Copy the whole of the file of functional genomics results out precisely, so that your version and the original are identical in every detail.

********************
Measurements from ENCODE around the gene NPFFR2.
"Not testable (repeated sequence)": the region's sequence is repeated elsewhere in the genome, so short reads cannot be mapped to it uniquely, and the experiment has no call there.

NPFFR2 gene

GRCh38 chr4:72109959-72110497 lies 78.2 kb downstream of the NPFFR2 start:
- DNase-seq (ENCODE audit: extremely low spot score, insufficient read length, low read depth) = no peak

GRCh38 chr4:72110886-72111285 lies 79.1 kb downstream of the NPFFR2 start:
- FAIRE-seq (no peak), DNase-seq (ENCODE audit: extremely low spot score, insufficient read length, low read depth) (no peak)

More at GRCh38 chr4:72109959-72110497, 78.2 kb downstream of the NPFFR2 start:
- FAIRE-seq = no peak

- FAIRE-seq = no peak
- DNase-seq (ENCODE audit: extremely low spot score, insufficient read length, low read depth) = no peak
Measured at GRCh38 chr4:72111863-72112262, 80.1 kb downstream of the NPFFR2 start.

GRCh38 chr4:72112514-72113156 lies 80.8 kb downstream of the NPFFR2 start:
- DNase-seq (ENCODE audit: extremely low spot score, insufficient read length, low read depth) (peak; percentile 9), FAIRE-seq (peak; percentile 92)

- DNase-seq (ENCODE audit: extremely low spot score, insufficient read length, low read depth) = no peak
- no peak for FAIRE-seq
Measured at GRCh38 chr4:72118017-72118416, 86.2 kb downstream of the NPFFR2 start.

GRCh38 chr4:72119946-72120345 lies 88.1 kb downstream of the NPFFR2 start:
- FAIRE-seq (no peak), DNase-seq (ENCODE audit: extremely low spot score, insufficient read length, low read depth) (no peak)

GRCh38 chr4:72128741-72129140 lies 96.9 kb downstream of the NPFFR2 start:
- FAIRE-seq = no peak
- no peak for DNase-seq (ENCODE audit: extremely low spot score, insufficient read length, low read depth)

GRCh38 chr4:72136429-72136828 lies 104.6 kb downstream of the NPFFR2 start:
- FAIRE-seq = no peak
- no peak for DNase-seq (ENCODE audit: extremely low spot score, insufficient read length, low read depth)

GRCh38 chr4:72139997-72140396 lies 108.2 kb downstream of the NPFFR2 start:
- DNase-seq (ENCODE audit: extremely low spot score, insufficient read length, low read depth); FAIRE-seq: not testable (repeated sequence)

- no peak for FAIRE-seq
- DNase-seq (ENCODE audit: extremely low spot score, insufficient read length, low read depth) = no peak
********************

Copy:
Measurements from ENCODE around the gene NPFFR2.
"Not testable (repeated sequence)": the region's sequence is repeated elsewhere in the genome, so short reads cannot be mapped to it uniquely, and the experiment has no call there.

NPFFR2 gene

GRCh38 chr4:72109959-72110497 lies 78.2 kb downstream of the NPFFR2 start:
- DNase-seq (ENCODE audit: extremely low spot score, insufficient read length, low read depth) = no peak

GRCh38 chr4:72110886-72111285 lies 79.1 kb downstream of the NPFFR2 start:
- FAIRE-seq (no peak), DNase-seq (ENCODE audit: extremely low spot score, insufficient read length, low read depth) (no peak)

More at GRCh38 chr4:72109959-72110497, 78.2 kb downstream of the NPFFR2 start:
- FAIRE-seq = no peak

- FAIRE-seq = no peak
- DNase-seq (ENCODE audit: extremely low spot score, insufficient read length, low read depth) = no peak
Measured at GRCh38 chr4:72111863-72112262, 80.1 kb downstream of the NPFFR2 start.

GRCh38 chr4:72112514-72113156 lies 80.8 kb downstream of the NPFFR2 start:
- DNase-seq (ENCODE audit: extremely low spot score, insufficient read length, low read depth) (peak; percentile 9), FAIRE-seq (peak; percentile 92)

- DNase-seq (ENCODE audit: extremely low spot score, insufficient read length, low read depth) = no peak
- no peak for FAIRE-seq
Measured at GRCh38 chr4:72118017-72118416, 86.2 kb downstream of the NPFFR2 start.

GRCh38 chr4:72119946-72120345 lies 88.1 kb downstream of the NPFFR2 start:
- FAIRE-seq (no peak), DNase-seq (ENCODE audit: extremely low spot score, insufficient read length, low read depth) (no peak)

GRCh38 chr4:72128741-72129140 lies 96.9 kb downstream of the NPFFR2 start:
- FAIRE-seq = no peak
- no peak for DNase-seq (ENCODE audit: extremely low spot score, insufficient read length, low read depth)

GRCh38 chr4:72136429-72136828 lies 104.6 kb downstream of the NPFFR2 start:
- FAIRE-seq = no peak
- no peak for DNase-seq (ENCODE audit: extremely low spot score, insufficient read length, low read depth)

GRCh38 chr4:72139997-72140396 lies 108.2 kb downstream of the NPFFR2 start:
- DNase-seq (ENCODE audit: extremely low spot score, insufficient read length, low read depth); FAIRE-seq: not testable (repeated sequence)

- no peak for FAIRE-seq
- DNase-seq (ENCODE audit: extremely low spot score, insufficient read length, low read depth) = no peak